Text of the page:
For example, Polly Nichols was a loyal daughter, a wife, and a mother. Yet, an addiction she could not control took over her life. She was born a blacksmith’s daughter and had the uncommon privileged of attending school up to age fifteen years old.  According to Rubenhold’s research, “it was conventional to teach reading but not writing to working class girls, Polly mastered both skills.” Her life was changed when her mother and baby brother passed away from tuberculosis and she had to take on the household duties. She was lucky her father took responsibility of his children rather than send them to the workhouse after the death of his wife (which seems to have happened often). Unlike most of working class daughters, Polly could not take the normal path of entering domestic service and earn a wage. As the eldest daughter, she was expected to stay at home and care for the domestic chores, her younger siblings, and her father. During these years she grew a special bond with her father.

Polly married William Nichols and had five children rather quickly. They even obtained one of the exclusive and highly competitive spots at the Peabody Building, which was donated by banker,  George Peabody,  to help the less fortune find better living conditions. The strict guidelines to obtain a lease required spotless moral character and cleanliness. This was so much different from the slums of the working class in London where large families would share one dirty room. There were even spaces for privacy in the Peabody Building.

Yet, Polly began to develop alcoholism which may have come about as she discovered her husband was having an affair with another resident in their building. Arguments grew fiercer and Polly made the powerful decision to leave. It was near to impossible for divorce to occur, so many women would have to stick out the choice they made. Polly did not. Polly stood up for herself and left the conditions of where she lived to take on the world alone. Unfortunately, this included abandoning her children, as a woman who left her proper role had no custody. The evidence does not suggest she was ever a sex worker after this split, yet after her death she was described as a “prostitute”. This was because she did not fit into the social morals of the strict Victorian era. A woman leaving a bad relationship and abandoning her children did not fit the mold.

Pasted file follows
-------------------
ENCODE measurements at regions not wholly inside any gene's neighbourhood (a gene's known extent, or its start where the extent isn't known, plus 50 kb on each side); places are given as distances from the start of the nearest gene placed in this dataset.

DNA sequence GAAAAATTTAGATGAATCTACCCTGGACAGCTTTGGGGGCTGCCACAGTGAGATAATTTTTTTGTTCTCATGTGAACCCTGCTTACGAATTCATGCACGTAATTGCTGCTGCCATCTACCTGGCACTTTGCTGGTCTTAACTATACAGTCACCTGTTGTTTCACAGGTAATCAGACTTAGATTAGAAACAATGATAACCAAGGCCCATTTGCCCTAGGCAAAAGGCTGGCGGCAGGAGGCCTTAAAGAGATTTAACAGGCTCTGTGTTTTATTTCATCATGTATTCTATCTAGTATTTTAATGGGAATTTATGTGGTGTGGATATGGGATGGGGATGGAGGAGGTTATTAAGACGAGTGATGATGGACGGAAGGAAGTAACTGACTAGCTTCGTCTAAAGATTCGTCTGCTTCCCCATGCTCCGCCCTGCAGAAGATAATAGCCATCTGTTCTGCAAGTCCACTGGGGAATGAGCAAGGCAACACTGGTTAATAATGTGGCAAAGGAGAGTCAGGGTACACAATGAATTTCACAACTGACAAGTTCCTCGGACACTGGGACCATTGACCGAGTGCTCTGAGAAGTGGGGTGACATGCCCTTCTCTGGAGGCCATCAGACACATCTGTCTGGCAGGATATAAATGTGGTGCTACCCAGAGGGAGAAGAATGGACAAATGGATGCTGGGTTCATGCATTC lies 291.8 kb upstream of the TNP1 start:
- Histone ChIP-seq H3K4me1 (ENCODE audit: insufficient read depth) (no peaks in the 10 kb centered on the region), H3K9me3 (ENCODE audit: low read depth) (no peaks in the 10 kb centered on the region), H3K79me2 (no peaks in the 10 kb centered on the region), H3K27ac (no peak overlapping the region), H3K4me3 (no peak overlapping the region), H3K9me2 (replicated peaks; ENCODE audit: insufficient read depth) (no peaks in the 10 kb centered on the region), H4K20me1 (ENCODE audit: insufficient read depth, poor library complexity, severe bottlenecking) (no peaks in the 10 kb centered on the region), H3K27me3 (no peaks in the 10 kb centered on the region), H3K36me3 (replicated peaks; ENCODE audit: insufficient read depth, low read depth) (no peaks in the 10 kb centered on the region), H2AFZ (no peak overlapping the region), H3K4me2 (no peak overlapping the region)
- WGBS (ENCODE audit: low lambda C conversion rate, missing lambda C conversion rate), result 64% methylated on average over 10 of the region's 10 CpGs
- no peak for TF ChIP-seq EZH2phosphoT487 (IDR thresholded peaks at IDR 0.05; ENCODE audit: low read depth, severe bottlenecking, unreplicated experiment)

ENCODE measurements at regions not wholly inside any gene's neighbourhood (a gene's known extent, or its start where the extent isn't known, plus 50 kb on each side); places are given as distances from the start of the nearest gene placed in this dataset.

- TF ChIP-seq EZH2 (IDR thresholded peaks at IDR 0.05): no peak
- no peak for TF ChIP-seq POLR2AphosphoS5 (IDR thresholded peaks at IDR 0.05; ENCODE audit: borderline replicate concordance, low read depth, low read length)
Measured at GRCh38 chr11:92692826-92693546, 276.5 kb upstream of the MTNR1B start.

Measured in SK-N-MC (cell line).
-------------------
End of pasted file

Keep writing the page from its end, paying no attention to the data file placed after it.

Whitechapel c1849 Illustrated London News. Scanned image by Philip V. Allingham . http://www.victorianweb.org/periodicals/iln/83.html 

Another example is Annie Chapman. She was the daughter of a military officer and experienced many of the high points of England during the era as she traveled with the army to various barracks. She would have grown up surrounded by other soldiers and their families as they would all share a common barrack. She was fortunate to attain an education, like Polly, in the schools provided by the military. Yet, tragedy also entered Annie’s life. As a young girl she lost four siblings out of six to the scarlet fever outbreak. This left only her and her remaining sister (though more siblings would be born later). At age fifteen, she had to enter domestic service to send money back to her father. These servants were paid very little for essentially constant work as they lived at their employers’ home.